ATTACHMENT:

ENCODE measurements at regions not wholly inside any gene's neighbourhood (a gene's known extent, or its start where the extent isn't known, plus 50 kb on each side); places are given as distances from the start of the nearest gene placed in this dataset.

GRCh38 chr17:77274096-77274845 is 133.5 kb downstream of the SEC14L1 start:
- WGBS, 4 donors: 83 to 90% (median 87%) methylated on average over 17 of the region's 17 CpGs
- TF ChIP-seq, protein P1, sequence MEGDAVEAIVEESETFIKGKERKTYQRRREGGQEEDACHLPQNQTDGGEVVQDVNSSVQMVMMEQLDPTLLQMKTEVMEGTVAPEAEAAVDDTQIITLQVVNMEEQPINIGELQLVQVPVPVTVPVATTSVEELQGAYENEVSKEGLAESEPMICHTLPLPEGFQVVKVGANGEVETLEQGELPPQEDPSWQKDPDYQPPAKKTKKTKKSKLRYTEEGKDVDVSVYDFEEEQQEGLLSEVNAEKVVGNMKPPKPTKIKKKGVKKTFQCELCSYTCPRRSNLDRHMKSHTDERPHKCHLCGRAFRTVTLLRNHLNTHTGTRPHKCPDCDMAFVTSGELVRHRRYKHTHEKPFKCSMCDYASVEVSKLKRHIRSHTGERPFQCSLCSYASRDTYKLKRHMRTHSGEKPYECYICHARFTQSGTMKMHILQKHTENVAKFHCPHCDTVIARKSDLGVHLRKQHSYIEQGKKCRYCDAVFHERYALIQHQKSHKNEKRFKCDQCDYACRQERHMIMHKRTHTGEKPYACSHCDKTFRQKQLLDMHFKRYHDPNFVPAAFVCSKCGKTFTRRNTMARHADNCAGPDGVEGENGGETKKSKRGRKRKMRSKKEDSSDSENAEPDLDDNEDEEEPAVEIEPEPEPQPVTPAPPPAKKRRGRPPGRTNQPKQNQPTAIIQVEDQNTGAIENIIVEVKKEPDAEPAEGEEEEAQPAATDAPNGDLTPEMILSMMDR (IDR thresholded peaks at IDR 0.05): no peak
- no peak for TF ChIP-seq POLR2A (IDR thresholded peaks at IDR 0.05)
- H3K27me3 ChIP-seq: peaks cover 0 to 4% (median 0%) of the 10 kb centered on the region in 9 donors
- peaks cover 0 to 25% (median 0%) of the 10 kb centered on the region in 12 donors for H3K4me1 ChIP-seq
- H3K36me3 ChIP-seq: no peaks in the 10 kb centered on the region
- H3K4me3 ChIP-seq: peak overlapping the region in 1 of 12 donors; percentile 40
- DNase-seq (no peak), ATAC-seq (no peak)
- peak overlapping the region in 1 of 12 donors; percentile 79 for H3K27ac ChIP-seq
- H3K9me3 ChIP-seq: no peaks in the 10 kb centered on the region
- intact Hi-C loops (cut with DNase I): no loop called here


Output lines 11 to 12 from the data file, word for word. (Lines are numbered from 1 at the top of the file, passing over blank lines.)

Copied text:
- peak overlapping the region in 1 of 12 donors; percentile 79 for H3K27ac ChIP-seq
- H3K9me3 ChIP-seq: no peaks in the 10 kb centered on the region